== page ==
Le Tour De France Why You Should Watch
Two words. One person. Lance Armstrong.
Maybe not the reason you should watch, but he is and always will be a major reason people follow bike racing - at least those of us in America. I could have titled this article, Lance Armstrong, and I would most definitely receive more views through the multitude of search engines, Twitter feeds and online social media platforms looking for the man’s name and the excitement that follows him. But I didn’t. He is a part of this grand tour. Of course he is a large part, but still just a part. This epic race, which tests an athlete’s physical and mental endurance, is matched by no other event in the world. Professional cyclists for years to come will continue to test their capabilities on this stage long beyond the legacy of Lance Armstrong…or Miguel Indurain, Eddy Merckx, Bernard Hinault and Greg Lemond.
As an avid cyclist and one who dabbles in competitive cycling, Lance Armstrong might not be my favorite cyclist or even in my top five, but you must respect what he has done for the sport as a whole. Among allegations of multiple doping violations, rider drug use, and an overall lack of control by the governing body, the sport of professional cycling has gone through some tough times. Granted, Lance Armstrong has had his fair share of criticism, but through his involvement over the past years the sport of cycling has survived and has pushed in recent years to clean up its reputation and focus on the grit and magic of the sport.
The 2010 event marks the 97th edition of the Tour de France. It takes place July 3rd through the 25th, starting in the Netherlands and ending at its traditional finishing place, the Champs-Elysees in Paris, France. The Champs-Elysees also acts as the stage where the overall winner is granted his final yellow jersey. Throughout the event and its 21 stages, each stage winner is celebrated and, depending on their cumulative time through the previous stages, the leading rider is granted the permission to wear the yellow jersey. This showcases his first-place standing in what is referred to as the General Classification. Multiple yellow jerseys are produced and worn by multiple riders throughout the event. In 1929, the yellow jersey was awarded to three riders with the same overall time. None of them became the eventual winner of the overall race. Lance Armstrong has won seven consecutive yellow jerseys, which he won in consecutive years from 1999 through 2005, surpassing multiple riders who have won five overall victories.
Along with the yellow jersey, three other jerseys are awarded at each stage finish representing other races within the Tour de France. While the yellow jersey represents the rider with the least accumulated time throughout the race, the green jersey represents the “points leader”. The “points leader” in the Tour de France achieves points by finishing first at intermediate sprints and finish lines placed throughout individual stages. The “actual” finish line at each stage is also an opportunity to achieve points for these “sprinters” who most likely are vying for the green jersey. Those who specialize at fast finishing sprints, technical positioning and overall lack of fear at speeds approaching 50 miles an hour risk broken bones to be first across the line.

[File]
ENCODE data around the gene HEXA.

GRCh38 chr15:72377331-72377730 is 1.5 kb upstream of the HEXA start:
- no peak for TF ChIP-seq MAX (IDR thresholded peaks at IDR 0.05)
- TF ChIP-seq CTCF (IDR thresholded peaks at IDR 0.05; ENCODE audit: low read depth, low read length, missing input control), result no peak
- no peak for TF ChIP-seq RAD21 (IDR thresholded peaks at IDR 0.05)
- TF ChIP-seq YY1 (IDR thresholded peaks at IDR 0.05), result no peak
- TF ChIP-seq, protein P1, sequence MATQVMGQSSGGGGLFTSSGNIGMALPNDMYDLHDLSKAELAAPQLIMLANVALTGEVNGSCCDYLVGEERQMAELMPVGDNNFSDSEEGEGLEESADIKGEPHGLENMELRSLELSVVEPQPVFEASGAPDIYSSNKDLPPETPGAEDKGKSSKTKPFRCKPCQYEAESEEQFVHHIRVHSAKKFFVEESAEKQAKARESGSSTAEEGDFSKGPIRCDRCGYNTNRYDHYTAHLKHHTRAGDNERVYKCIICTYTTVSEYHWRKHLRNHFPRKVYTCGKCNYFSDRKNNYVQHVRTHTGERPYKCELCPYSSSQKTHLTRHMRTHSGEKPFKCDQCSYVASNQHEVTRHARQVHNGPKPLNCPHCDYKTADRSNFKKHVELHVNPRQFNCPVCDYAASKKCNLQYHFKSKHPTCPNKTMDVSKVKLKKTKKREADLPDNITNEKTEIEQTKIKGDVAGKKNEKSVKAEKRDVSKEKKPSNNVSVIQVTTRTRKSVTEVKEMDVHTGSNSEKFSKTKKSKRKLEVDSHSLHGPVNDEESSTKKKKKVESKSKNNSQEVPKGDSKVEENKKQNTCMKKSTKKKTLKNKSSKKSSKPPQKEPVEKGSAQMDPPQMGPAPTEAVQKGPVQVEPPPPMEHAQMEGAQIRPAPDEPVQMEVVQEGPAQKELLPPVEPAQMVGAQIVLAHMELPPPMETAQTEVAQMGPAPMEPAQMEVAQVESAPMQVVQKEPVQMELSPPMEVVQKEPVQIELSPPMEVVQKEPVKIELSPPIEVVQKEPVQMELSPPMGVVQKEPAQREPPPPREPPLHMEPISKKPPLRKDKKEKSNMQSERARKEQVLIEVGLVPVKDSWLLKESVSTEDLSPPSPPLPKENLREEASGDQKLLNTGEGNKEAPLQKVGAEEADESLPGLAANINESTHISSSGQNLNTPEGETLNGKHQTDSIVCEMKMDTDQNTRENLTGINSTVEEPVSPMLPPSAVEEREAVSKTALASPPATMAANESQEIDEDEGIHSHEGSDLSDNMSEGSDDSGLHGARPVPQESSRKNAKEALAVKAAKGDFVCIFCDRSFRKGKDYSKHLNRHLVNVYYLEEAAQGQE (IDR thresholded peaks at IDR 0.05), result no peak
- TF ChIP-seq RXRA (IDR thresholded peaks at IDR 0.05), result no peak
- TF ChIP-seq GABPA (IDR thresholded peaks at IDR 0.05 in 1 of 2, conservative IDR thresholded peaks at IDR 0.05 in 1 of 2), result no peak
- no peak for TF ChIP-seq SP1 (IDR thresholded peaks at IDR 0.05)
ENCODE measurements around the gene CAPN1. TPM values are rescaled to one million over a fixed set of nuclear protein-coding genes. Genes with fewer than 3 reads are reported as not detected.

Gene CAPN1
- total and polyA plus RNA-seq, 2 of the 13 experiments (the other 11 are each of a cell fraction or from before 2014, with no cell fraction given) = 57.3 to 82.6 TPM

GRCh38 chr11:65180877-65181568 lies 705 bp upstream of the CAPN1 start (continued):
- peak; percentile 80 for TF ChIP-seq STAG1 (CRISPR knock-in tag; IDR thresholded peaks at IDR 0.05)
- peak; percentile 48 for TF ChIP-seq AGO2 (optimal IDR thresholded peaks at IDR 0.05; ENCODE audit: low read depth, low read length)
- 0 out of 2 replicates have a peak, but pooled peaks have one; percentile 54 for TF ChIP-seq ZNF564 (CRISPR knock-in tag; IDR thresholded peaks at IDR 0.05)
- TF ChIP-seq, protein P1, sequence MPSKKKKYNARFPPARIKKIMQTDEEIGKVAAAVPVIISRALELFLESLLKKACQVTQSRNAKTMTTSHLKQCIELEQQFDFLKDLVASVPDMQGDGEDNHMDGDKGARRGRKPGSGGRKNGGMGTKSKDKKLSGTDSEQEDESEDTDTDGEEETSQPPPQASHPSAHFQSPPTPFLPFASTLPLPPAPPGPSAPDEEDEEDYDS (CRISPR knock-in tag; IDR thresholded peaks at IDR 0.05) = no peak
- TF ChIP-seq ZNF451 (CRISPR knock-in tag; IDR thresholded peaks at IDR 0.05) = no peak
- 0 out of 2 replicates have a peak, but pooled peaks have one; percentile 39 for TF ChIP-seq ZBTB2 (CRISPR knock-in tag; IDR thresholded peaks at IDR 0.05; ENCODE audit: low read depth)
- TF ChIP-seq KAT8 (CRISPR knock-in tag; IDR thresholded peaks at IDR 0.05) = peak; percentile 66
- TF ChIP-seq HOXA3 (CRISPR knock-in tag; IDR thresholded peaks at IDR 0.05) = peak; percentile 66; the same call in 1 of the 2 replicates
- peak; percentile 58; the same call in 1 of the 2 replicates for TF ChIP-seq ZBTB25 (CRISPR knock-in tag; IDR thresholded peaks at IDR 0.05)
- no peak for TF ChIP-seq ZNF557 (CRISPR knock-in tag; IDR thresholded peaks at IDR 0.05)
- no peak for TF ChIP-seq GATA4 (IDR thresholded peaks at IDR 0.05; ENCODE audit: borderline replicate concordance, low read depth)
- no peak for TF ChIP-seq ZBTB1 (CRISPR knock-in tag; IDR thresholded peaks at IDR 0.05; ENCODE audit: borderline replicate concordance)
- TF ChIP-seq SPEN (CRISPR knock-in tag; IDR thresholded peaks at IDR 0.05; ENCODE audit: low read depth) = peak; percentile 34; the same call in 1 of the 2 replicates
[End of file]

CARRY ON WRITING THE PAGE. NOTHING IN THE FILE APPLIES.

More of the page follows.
Climbers are opposite of the sprinters. Usually small in stature but with the ability to produce large amounts of power, these athletes race for similar intermediate finish lines placed throughout the mountainous stages in the French Alps and Pyrenees. A red and white polka dot jersey is the climber’s reward. With the ability to buffer absolute pain for long periods of time, these climbers use their bikes to climb passes with inclines that would stop vehicles from reaching the summit. Since 1975, a white jersey has also been awarded to the tour’s best young rider, 24 years of age or under.
For three weeks and more than 2,200 miles, nearly 200 riders will jockey daily for position on the roads throughout France and surrounding countries. Lance Armstrong will be included as he tries to win his eighth tour with his new Radioshack team, boasting some of the sports best cyclists. He will again go against riders such as Cadel Evens and his BMC team, which includes Lance’s long-time Postal Service teammate George Hincapie. He also squares off against young riders Andy Schleck, Dennis Menchov and race favorite Alberto Contador.
This year will likely be the last for Lance Armstrong’s participation in the Tour de France. With his fourth place finish last year as Alberto Contador’s “teammate”, we should expect there to be great racing come June. Between Contador and Armstrong’s public disagreements and the formation of a formidable team built around the seven-time winner, this year’s tour already has the built in drama and tension that usually surfaces halfway through the race when the favorites start to show their cards.
For ex-teammates, it is Contador, cycling’s current star, verses Armstrong, cycling’s sun, in one final showdown on the roads of France.